A professor of economics at Loyola University Maryland, DiLorenzo opens his book with troubling statistics: 43% of millennials, or at least those between ages 18 and 29, view socialism more favorably than capitalism, and 69% of voters under 30 would vote for a socialist presidential candidate. Socialism — depending on how it’s defined in relation to communism — may have killed over 100 million people and impoverished countless others over the course of the 20th century.

So why have the youth (full disclaimer: by certain measures, at 33, I’m considered a millennial myself) welcomed this ideology that’s responsible for mass killings, organized theft, war crimes, forced labor, concentration camps, executions, show trials, ethnic cleansing, disease, totalitarianism, censorship, starvation, hyperinflation, poverty, and terror?

Why have death, destruction, and abject destitution become so hip and cool? Because of effective propaganda and utopian promises of “free” everything.

The problem is, as anyone who’s ever studied economics knows, there’s no such thing as free stuff. Somebody pays at some point.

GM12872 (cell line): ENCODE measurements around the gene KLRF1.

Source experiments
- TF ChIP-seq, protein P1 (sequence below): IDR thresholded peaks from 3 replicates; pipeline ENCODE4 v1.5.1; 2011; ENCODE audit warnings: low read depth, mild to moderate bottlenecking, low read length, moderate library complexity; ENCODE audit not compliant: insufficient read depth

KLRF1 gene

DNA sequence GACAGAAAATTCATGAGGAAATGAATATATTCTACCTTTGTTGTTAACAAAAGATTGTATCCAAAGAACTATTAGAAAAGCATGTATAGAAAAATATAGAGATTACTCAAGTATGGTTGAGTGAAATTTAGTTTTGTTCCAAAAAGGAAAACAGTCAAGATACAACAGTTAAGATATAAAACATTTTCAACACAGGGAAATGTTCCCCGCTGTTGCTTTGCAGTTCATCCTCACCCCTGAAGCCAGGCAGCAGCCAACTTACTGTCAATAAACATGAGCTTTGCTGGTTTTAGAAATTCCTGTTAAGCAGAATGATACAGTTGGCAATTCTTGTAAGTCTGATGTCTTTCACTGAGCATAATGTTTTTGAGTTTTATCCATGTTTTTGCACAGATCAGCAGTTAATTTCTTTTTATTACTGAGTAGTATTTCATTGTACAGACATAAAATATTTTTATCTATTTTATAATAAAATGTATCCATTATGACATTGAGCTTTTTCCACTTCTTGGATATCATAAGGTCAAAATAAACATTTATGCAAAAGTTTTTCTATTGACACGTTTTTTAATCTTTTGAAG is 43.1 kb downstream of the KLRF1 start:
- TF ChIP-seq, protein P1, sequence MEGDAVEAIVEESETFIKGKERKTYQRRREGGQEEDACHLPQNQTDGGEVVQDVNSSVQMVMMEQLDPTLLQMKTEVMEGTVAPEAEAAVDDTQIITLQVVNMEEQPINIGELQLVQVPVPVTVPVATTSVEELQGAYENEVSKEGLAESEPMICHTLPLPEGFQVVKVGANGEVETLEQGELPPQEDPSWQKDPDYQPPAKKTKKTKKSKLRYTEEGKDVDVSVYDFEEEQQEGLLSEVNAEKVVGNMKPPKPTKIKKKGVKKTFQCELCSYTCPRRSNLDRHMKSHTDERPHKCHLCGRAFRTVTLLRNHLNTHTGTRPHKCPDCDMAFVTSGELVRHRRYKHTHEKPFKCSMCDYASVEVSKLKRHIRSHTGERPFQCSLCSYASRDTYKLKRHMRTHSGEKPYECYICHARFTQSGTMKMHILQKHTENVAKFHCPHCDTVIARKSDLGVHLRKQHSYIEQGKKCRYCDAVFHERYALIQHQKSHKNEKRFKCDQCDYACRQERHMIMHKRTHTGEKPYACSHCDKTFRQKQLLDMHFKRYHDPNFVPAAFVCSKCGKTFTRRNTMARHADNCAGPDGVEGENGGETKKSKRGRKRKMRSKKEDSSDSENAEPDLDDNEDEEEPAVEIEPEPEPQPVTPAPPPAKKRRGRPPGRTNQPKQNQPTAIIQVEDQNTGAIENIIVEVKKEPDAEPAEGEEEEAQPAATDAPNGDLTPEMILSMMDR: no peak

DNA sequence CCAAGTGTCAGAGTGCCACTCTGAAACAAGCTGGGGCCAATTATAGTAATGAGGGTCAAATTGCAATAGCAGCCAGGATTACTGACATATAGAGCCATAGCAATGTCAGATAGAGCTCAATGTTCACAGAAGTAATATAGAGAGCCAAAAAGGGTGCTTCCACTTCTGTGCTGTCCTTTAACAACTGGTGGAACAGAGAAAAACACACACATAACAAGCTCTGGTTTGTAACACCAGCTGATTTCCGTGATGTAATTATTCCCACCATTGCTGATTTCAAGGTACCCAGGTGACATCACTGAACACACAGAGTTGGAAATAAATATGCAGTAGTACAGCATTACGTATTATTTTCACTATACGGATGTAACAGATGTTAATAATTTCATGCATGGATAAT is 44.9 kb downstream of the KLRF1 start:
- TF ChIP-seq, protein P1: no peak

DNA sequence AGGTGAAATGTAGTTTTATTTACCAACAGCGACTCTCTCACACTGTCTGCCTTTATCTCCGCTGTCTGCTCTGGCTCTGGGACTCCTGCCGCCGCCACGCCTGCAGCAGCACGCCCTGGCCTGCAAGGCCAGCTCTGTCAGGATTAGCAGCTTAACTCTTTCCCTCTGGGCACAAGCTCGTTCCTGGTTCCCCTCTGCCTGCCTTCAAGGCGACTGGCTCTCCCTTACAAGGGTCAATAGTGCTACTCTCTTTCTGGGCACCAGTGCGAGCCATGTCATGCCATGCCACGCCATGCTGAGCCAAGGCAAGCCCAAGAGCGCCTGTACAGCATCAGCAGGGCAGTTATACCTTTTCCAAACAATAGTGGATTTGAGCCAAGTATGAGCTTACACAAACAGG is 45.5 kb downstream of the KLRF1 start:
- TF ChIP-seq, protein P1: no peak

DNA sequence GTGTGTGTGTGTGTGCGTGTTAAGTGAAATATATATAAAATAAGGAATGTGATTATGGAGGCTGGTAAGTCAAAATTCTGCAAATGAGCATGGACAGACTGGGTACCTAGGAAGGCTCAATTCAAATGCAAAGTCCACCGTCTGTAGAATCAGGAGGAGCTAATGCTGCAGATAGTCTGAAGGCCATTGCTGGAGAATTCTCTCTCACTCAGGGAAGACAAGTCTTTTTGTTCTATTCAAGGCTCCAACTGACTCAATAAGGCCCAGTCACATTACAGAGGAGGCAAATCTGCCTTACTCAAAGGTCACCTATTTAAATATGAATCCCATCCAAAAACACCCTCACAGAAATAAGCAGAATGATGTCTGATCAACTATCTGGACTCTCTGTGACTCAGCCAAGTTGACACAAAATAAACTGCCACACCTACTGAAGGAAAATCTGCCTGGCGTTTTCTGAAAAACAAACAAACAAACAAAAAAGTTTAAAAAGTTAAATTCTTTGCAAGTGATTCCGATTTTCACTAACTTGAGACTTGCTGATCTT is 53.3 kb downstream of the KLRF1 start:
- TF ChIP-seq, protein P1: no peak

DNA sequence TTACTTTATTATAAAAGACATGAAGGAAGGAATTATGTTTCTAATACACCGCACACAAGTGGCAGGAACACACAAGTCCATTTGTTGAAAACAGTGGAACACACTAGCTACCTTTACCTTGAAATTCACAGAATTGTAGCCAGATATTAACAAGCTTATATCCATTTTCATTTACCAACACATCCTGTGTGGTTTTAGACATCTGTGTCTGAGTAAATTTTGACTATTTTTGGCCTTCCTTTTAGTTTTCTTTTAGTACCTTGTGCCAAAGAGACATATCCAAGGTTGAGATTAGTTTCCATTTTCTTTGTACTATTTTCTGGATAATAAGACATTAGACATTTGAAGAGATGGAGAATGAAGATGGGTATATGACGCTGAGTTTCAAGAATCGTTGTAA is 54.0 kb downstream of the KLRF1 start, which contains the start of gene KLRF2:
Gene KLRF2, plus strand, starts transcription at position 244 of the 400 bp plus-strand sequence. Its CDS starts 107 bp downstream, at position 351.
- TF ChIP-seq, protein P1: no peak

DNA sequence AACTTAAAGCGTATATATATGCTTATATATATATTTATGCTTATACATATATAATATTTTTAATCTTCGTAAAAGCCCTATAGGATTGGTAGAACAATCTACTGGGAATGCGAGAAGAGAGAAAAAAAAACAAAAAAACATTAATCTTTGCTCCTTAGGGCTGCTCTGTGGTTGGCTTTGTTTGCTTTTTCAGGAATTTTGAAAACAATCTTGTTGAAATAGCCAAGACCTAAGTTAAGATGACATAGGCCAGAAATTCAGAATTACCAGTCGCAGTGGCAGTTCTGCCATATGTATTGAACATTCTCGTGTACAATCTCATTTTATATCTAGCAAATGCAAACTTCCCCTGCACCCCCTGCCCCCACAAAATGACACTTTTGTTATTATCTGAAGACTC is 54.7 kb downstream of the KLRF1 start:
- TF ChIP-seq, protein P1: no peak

“What socialists like Senator Sanders should say if they want to be truthful and straightforward,” DiLorenzo thus avers, “is not that government can offer citizens anything for free, but that they want healthcare (and much else) to become a government-run monopoly financed entirely with taxes. Taxes hide, but do not eliminate, the cost of individual government programs.”

And these programs are far more expensive to society than they would be on the free market.

The predicable rejoinder to such a claim — repeated ad nauseam by television personalities — is that socialism works, nay thrives, in, say, Sweden. DiLorenzo corrects the record:

“Socialism nearly wrecked Sweden, and free market reforms are finally bringing its economy back from the brink of disaster.”

Strong language, but DiLorenzo maps the history and supplies the data to back it up.